Behaviour Change

PROPAGANDA FOR CHANGE is a project created by the students of Behaviour Change (ps359) and Professor Thomas Hills @thomhills at the Psychology Department of the University of Warwick. This work was supported by funding from Warwick's Institute for Advanced Teaching and Learning.

Thursday, February 4, 2016

Bieber fever is back...and it's contagious!

“What do you mean?” I hear you ask. Don’t worry, I’ll show you – or tell you (get it?).

Prior to collaborations with the likes of Travis Scott, Diplo and Skrillex, Canadian-born Justin Bieber produced music considered teen pop. Beliebers, self-professed fans, were generally teen girls during this initial rise to fame, bonding and squirming over the innocent baby-face behind hits ‘Baby’ and ‘One Time.’

Bad-boy Bieber is now all grown up. He has new friends, new music and a new style. Most importantly, he has new fans – including myself, I’m not afraid to say. Reason being? We have a connection… Let me explain. When he’s not partying with Kevin Hart or the Kardashians, he’s in the studio with Big Sean or Chris Brown. Failing this, he’s busy modelling for Calvin Klein, a brand endorsed by Eva Mendes, Miranda Kerr and Kate Moss.

Bieber has a huge circle of celeb pals from various groups – a fact he doesn’t hesitate to share. Being present in different groups means different audience exposure, but it's more than that. Audience attraction to a specific celebrity group occurs due to a perceived similarity or set of shared beliefs, resulting in a sense of belonging. They too are part of the group. An ingroup bias then exists, which is the tendency for individuals to prefer those within their ingroup compared those who are not (Brewer, 1999). Kappen (2000) illustrates this through two studies looking at the effect of ingroup or outgroup  and weak or strong arguments on persuading individuals to acknowledge racial privilege. Both studies revealed ingroup members were more successful in causing someone to acknowledge the privilege of a certain group – a privilege they did not have to work for.

By becoming a part of so many ingroups (e.g. that of models, RnB artists and House artists etc.), Bieber has produced an automatic, in some cases unconscious, liking or preference for his music in the identifying ingroup audiences. This is the connection I was referring to. The new preference ingroup members hold for him results in a behaviour change, as they subsequently begin to play his music more. They have been influenced.

This can also be linked to the theory of cognitive dissonance which states we prefer to have consistent cognitions and behaviours (Festinger, 1957). Possessing multiple inconsistent thoughts at once results in unwanted cognitive dissonance which can only be resolved by a) changing one thought so it concurs with the others, or b) reducing the importance of one thought. By producing music considered as House or RnB on his new album Purpose, Bieber has not only immersed himself into new ingroups as mentioned, but he has created cognitive dissonance in those who like these genres but do not like him. Let’s use myself as an example. Previously, I held two thoughts:
1.  I like RnB.
2. I do not like Justin Bieber or his music.

*Cue radio playing Purpose* New thoughts:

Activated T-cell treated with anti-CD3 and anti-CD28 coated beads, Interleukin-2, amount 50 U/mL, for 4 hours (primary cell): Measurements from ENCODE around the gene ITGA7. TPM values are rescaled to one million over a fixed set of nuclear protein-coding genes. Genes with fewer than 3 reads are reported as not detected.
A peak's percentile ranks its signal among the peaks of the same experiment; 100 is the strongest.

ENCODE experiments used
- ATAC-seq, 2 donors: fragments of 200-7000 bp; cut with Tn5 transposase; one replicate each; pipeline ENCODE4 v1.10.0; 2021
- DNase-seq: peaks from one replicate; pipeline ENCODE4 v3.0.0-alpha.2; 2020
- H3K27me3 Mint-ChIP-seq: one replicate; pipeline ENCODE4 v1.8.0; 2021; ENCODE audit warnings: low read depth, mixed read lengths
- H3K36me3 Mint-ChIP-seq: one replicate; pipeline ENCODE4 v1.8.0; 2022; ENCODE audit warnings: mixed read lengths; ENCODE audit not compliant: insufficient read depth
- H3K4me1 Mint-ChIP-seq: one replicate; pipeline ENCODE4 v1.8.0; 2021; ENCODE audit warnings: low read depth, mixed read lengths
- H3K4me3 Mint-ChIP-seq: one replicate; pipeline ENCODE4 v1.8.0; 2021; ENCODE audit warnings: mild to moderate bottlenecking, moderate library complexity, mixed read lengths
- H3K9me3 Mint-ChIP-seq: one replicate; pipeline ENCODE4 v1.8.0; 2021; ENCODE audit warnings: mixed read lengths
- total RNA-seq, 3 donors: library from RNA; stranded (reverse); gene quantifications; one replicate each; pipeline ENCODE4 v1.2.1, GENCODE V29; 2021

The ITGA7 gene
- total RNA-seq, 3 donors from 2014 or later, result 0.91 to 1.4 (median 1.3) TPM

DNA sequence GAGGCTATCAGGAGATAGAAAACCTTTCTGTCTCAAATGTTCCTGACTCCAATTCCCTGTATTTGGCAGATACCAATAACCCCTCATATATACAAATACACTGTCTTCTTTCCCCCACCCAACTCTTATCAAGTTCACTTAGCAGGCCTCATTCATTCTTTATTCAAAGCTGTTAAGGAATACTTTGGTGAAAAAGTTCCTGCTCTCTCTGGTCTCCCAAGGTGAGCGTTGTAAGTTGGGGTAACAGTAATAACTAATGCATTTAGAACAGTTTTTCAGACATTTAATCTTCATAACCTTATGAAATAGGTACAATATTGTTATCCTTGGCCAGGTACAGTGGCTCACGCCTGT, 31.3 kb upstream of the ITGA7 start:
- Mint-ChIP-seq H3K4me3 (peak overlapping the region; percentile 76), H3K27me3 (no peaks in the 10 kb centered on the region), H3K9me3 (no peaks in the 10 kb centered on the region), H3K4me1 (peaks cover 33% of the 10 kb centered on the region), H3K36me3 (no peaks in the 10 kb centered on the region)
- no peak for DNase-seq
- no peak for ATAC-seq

1.  I like RnB.
2. I like Justin Bieber’s new music.
3. I do not like Justin Bieber.

Unfortunately, thought number three is not consistent with thought number one or two. I must change my beliefs so that they fit. They are now as follows:
1. I like RnB.
2. I like Justin Bieber’s new music and so will continue to listen to it.
3. I like Justin Bieber.

*Purpose is now on repeat* In this case, my behaviour and thought changes were both (very) conscious. It was a slow and painful process, but the dissonance caused by not liking Bieber whilst constantly playing his tracks didn’t sit well. I therefore accepted defeat so that I could continue singing along happily. 

Dickerson, Thibodeau, Aronson and Miller (1992) show this effect of cognitive dissonance on behaviour change in a study on water conservation. Participants were either asked to be mindful of their water wastage, to make a public commitment asking others to spend less time in the shower or to do both after being reminded of their past water wastage. The latter was known as the “hypocrisy” group. If those in this group did not reduce their shower lengths, an unwanted dissonance would exist due to their actions disagreeing with what they were telling others. Results, shown in Table 1, revealed that those in the “hypocrisy” group took significantly shorter showers than controls, supporting this idea that behaviour change occurs in order to allow for consistent cognitions. Methods of persuasion which create this dissonance in an individual, causing them to restore consistency through a change in behaviour (i.e. the preferred behaviour of the persuader), are therefore very effective.

Unlike myself (and the rest of the world), you may still not be totally won over by the first artist to have a single at Number 1, 2 and 3 in the UK charts at once. Despite this, I can guarantee that the persuasive techniques outlined have resulted in you listening and singing along to his new music more than you ever did before!

Brewer, M. B. (1999). The psychology of prejudice: Ingroup love or outgroup hate? Journal of Social Issues, 55, 429-444.

Dickerson, C. A., Thibodeau, R., Aronson, E., & Miller, D. (1992). Using cognitive dissonance to encourage water conservation. Journal of Applied Social Psychology, 22, 841-854.

Festinger, L. (1957). A Theory of cognitive dissonance. Stanford, CA: Stanford University Press.

Kappen, D. M. (2001). Acknowledgement of racial privilege, endorsement of equality, and feelings of collective guilt via ingroup versus outgroup influence. Information & Learning, 61, 5056.

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